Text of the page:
The importance of staff at stations

Source: Rail Technology Magazine Feb/March 2012

Dan Taylor, policy and research advisor at Passenger Focus, argues that station staff should not be seen as an indulgence that can be cut to save money, but a vital resource.

The McNulty rail value for money study identified cutting staff costs (which are approaching £4bn a year) as a major priority. Amongst other things it recommended a move towards Driver Only Operation (DOO) and removing regulation on ticket office opening hours – presumably as a precursor to reducing retail staff.

Passenger Focus’s research continually emphasises the importance of staff, particularly when it comes to issues such as personal security, ticketing and the provision of information. In 2009 the work that Passenger Focus did to identify which attributes of the rail service passengers would most like to see improved, revealed that two of the top 15 attributes directly related to the presence and attitude of customer facing staff:

• station staff are available whenever required (10)

 • personal security improved by CCTV/staff at stations (14)

Over the last four waves of the National Passenger Survey, satisfaction with personal security, whilst using the station, has consistently been low amongst passengers (66%, spring 2011). Passenger satisfaction with security on the train however, is slightly higher (76% spring 2011). These figures are lower still for those travelling in London and the South East as part of their regular commute, and for those travelling after dark. Reassuringly, 98% of people said that they would feel safe travelling by train during the day; but this figure dropped dramatically to 64% when asked to think about travel after dark. The main areas of concern are the time spent waiting at the station, particularly at smaller stations where there are fewer passengers, and a reduced chance of there being any staff on duty.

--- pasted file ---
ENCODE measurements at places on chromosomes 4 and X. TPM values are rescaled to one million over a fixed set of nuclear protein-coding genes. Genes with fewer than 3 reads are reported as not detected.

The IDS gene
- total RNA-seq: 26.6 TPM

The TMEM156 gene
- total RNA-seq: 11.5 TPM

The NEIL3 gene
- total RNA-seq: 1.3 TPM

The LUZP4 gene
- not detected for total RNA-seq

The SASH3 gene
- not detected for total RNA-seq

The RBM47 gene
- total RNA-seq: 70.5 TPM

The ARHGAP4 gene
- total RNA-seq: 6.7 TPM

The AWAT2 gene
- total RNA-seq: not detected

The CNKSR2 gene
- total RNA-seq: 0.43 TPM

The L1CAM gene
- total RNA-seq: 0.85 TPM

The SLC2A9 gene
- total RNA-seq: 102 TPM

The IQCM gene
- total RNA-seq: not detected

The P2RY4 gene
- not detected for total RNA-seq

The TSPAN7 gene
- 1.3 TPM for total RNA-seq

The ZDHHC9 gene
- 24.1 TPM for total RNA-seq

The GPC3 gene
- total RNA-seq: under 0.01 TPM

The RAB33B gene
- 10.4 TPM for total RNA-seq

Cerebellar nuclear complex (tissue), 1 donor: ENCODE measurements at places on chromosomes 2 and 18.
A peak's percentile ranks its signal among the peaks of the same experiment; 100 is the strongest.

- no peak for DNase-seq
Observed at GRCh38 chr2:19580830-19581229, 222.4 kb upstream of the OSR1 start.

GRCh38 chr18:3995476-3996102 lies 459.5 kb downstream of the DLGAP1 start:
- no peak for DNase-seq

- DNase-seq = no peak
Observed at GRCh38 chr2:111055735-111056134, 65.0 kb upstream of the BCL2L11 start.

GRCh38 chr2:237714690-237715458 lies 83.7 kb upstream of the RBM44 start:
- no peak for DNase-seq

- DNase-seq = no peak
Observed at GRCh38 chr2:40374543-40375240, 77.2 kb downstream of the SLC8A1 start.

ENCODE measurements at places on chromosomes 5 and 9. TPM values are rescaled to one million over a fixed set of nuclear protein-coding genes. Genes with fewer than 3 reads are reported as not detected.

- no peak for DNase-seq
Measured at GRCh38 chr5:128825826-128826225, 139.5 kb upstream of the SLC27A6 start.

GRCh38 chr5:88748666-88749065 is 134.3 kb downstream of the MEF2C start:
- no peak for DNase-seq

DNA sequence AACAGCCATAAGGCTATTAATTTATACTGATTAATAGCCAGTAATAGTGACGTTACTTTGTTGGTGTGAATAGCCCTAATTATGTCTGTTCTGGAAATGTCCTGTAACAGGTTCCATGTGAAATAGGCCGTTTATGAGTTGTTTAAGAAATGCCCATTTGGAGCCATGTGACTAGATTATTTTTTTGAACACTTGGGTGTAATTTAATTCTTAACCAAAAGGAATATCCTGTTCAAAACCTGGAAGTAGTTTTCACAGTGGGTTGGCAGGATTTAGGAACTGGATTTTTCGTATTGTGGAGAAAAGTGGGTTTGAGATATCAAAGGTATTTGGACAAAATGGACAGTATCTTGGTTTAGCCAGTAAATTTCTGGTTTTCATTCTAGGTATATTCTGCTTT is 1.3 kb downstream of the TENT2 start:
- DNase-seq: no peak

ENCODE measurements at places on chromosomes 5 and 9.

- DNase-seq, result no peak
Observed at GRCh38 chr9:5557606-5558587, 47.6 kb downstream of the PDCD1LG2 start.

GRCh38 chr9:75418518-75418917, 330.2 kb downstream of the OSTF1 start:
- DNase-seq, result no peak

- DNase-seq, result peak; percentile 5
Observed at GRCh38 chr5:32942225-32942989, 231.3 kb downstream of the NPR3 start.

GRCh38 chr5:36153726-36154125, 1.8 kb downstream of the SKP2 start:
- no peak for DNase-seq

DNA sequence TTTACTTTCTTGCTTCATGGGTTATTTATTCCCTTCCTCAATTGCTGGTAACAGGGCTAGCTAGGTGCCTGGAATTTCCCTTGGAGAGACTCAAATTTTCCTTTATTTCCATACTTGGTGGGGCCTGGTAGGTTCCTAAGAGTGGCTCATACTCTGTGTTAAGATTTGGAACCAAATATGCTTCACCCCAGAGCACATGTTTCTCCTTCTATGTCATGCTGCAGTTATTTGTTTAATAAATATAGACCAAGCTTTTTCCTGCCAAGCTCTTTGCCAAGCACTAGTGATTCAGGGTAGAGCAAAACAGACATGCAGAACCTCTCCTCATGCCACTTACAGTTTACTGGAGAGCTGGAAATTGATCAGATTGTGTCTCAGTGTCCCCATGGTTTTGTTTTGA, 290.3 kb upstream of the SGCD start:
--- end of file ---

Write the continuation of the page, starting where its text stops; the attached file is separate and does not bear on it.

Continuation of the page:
Overall, when asked whether they had cause to worry about their personal security during a rail journey during the previous six months, over one in ten passengers said that they had. When asked why they had cause to worry, the same passengers made it very clear that their main concerns, both on the train and at the station, related to the anti-social behaviour of other passengers and the lack of staff. In trying to define what types of anti-social behaviour (ASB) particularly concerned passengers, Passenger Focus did a joint piece of research with the British Transport Police in 2010. It revealed that the top three types of ASB passengers consider to be very worrying were: abusive or threatening behaviour, theft of belongings and people under the influence of alcohol or drugs.

 As for what could allay some of those concerns, passengers consistently identify staff presence as being important to providing reassurance to those travelling on the railway.